Language & Literacy


The Octopus

“Over cultural evolution, the human species was so pressured for increased information capacity that they invented writing, a revolutionary leap forward in the development of our species that enables information capacity to be externalized, frees up internal processing and affords the development of more complex concepts. In other words, writing enabled humans to think more abstractly and logically by increasing information capacity. Today, humans have gone to even greater lengths: the Internet, computers and smartphones are testaments to the substantial pressure humans currently face — and probably faced in the past — to increase information capacity.”

Uniquely human intelligence arose from expanded information capacity, Jessica Cantlon & Steven Piantadosi

According to the perspectives of the authors in the paper quoted above, the capacity to process and manage vast quantities of information is a defining characteristic of human intelligence. This ability has been extended over time through the development of tools and techniques for externalizing information, such as via language, writing, and digital technology. These advancements have, in turn, allowed for increasingly abstract and complex thought and technologies.

The paper by Jessica Cantlon & Steven Piantadosi further proposes that the power of scaling is what lies behind human intelligence, and that this power of scaling is what further lies behind the remarkable results achieved by artificial neural networks in areas such as speech recognition, LLMs, and computer vision, and that these accomplishments have not been achieved through specialized representations and domain-specific development, but rather through the use of simpler techniques combined with increased computational power and data capacity.

I think the authors may be overselling scaling as the main factor behind intelligence, but scale most definitely plays a leading role alongside brain and neural network architecture and specialized data, and it most definitely plays a role in how human language is used and developed.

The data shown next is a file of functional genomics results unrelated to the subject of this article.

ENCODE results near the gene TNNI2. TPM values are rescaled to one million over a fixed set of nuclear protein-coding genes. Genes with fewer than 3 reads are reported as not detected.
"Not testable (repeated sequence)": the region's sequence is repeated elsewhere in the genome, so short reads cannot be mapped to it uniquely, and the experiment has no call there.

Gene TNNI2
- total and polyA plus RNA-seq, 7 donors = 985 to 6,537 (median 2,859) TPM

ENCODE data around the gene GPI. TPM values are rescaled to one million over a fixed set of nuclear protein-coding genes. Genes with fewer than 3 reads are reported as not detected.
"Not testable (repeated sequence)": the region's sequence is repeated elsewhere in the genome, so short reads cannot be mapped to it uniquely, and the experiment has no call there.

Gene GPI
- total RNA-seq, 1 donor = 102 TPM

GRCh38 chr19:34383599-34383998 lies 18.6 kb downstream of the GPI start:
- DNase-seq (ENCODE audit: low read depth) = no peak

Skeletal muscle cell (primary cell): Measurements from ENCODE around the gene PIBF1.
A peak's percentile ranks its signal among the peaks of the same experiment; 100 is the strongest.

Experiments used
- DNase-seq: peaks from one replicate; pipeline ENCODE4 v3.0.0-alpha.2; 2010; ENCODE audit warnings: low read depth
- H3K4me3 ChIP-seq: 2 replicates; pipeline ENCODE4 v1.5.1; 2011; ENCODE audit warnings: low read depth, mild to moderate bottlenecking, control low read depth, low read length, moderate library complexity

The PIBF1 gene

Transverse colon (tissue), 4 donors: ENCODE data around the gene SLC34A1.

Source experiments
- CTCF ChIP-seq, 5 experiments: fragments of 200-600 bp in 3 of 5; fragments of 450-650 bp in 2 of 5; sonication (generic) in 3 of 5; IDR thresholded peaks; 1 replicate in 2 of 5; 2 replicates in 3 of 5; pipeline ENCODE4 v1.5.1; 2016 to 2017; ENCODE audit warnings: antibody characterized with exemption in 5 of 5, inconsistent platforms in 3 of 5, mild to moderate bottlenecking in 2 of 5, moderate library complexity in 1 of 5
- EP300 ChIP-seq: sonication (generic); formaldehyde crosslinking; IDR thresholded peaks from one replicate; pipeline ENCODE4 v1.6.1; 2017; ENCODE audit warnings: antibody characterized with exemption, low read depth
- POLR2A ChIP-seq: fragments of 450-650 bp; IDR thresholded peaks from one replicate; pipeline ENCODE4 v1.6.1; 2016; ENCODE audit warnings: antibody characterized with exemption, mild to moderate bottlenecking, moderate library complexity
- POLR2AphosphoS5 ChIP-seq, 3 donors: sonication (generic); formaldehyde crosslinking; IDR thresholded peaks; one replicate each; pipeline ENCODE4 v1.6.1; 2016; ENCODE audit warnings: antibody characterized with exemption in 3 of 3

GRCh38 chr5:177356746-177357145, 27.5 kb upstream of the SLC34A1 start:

The Potential of Scale

“LLMs give us a very effective way of accessing information from other humans.”

–Alison Gopnik in an interview with Julien Crockett in the Los Angeles Review of Books

In our previous explorations of language, cognition, and Large Language Models (LLMs), the recurring theme of the power of scale has certainly emerged.

We've delved into the statistical nature of language, where the vast interconnectedness of word combinations and their contextual relationships drive LLMs' generative abilities. We've pondered the inherent imprecision of human language and the journey towards computational precision in LLMs. And throughout, the concept of scale has remained central – the scale of data, the scale of computation, and the scale of language itself.

It's intriguing to consider the possibility, as this paper suggests, that the capacity to process increasing amounts of information may have been a key factor in the development of human intelligence. This idea extends to how, as a species, we have continually sought ways to expand our ability to store and access information, from the invention of writing to the development of computers, the internet, and smartphones.

This suggests that the most exciting potential of artificial neural networks such as LLMs may lie not only in their ability to respond to and generate human language, but furthermore in their ability to help us to process and manage vast quantities of information, and thus further extend our cognitive capabilities. When framed in this manner, it shifts the debate from whether LLMs already demonstrate human intelligence and whether they will soon achieve superhuman intelligence, to whether LLMs will indeed equip us with superhuman abilities. And – as always with advancements in powerful technologies – the question is who among us will gain the most from those abilities and whether the new tools will further increase or diminish disparities between groups (i.e. “the future is already here — it's just not very evenly distributed”).

So we’ve explored a few implications of LLMs relating to language and literacy development so far, then: 1) LLMs gain the base for their uncanny powers from the statistical nature of language itself; 2) LLMs present us with an opportunity for further convergence between human and machine language; and 3) LLMs present us with an opportunity to further extend our cognitive abilities by allowing us to process far more information.

The Dark Side of Scale